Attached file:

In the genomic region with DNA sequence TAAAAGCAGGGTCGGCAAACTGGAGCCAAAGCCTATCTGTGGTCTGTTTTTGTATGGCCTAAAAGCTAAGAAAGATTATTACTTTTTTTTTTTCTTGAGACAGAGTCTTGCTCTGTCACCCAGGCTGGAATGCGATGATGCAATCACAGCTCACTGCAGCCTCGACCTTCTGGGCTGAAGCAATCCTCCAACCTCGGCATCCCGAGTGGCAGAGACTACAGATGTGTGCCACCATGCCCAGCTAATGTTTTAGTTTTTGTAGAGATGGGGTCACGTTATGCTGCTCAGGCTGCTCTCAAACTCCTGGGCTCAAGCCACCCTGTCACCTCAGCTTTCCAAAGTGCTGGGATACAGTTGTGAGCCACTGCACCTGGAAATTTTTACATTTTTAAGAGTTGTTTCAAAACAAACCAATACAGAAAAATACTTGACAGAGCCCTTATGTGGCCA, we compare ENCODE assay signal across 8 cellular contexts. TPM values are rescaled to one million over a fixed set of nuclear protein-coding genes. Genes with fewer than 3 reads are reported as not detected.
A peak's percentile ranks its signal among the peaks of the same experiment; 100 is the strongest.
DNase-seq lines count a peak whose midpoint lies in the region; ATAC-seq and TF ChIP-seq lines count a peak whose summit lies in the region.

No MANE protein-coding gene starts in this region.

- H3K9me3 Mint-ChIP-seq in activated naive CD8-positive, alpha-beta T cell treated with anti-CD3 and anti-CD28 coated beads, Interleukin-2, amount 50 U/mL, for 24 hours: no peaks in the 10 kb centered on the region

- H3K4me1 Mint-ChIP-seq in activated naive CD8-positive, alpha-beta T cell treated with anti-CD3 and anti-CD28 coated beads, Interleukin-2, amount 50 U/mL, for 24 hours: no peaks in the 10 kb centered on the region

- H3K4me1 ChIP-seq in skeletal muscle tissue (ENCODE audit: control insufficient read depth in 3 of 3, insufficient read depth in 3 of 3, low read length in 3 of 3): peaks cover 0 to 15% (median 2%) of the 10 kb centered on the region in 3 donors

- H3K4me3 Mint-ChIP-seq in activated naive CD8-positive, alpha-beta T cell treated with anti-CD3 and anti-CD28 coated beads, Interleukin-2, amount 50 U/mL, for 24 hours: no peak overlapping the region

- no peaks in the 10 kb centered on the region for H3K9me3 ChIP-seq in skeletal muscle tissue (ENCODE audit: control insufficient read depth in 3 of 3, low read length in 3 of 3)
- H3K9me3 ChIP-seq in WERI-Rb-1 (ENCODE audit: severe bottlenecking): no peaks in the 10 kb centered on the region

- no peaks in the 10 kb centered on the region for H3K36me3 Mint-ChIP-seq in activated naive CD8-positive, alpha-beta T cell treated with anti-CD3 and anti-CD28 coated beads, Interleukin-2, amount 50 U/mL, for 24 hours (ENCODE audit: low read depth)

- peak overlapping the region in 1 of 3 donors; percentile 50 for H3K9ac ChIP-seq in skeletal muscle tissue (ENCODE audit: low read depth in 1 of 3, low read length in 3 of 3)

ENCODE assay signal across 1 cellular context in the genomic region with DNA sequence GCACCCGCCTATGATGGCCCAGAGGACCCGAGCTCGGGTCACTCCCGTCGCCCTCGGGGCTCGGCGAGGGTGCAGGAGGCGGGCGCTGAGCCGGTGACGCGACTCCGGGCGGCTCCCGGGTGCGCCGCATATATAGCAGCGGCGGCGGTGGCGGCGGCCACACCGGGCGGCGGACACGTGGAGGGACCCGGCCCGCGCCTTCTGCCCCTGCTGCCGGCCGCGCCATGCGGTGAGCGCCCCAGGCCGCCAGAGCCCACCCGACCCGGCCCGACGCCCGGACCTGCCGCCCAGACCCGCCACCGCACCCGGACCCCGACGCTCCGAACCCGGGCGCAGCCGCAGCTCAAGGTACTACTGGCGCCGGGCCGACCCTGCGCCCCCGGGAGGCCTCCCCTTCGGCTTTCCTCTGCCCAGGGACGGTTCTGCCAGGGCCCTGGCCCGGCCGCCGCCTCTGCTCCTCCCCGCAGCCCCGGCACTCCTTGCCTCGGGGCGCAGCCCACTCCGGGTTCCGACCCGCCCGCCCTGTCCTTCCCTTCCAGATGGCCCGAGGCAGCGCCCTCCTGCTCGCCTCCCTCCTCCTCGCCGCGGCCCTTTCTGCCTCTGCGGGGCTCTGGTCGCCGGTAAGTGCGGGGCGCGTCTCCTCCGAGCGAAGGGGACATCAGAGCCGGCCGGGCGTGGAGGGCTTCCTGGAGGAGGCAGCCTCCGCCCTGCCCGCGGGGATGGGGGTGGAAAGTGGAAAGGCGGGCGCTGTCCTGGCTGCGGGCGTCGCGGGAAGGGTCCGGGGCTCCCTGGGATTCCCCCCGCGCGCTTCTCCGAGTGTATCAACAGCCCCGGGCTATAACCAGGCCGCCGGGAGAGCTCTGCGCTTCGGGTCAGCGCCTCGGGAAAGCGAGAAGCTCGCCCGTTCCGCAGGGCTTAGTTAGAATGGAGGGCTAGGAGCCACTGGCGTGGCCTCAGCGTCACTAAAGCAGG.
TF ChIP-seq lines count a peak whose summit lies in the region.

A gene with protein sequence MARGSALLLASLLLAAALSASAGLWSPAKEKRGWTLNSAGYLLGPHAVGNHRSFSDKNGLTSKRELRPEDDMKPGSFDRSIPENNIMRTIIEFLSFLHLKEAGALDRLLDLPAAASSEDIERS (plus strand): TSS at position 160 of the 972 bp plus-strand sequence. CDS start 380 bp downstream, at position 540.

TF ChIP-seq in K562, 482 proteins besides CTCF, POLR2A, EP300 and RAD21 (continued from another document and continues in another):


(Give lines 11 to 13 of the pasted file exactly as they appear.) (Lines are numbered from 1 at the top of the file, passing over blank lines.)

- no peaks in the 10 kb centered on the region for H3K36me3 Mint-ChIP-seq in activated naive CD8-positive, alpha-beta T cell treated with anti-CD3 and anti-CD28 coated beads, Interleukin-2, amount 50 U/mL, for 24 hours (ENCODE audit: low read depth)

- peak overlapping the region in 1 of 3 donors; percentile 50 for H3K9ac ChIP-seq in skeletal muscle tissue (ENCODE audit: low read depth in 1 of 3, low read length in 3 of 3)

ENCODE assay signal across 1 cellular context in the genomic region with DNA sequence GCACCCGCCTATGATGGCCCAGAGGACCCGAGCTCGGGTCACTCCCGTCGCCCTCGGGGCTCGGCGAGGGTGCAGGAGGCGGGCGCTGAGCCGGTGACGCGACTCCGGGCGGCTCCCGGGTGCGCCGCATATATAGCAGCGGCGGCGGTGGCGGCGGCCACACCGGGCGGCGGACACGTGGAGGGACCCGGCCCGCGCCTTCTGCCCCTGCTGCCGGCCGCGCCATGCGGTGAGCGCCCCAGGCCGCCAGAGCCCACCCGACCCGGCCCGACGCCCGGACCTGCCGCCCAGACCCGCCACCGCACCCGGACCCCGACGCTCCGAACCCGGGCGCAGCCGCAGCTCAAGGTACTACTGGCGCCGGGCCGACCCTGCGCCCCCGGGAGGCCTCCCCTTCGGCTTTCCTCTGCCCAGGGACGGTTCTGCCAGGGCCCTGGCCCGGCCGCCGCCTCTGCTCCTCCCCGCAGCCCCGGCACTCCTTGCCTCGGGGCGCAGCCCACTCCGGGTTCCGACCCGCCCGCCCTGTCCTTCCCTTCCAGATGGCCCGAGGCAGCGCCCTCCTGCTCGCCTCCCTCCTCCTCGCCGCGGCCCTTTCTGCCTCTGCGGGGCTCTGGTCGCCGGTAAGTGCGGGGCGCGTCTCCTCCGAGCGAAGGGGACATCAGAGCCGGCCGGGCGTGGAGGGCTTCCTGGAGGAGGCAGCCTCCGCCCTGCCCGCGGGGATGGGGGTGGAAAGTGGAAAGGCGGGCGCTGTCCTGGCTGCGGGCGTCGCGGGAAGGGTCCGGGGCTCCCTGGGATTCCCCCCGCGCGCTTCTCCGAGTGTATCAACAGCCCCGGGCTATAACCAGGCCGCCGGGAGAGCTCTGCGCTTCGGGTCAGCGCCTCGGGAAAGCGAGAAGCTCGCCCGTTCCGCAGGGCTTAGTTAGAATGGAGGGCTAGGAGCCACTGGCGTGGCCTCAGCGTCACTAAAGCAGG.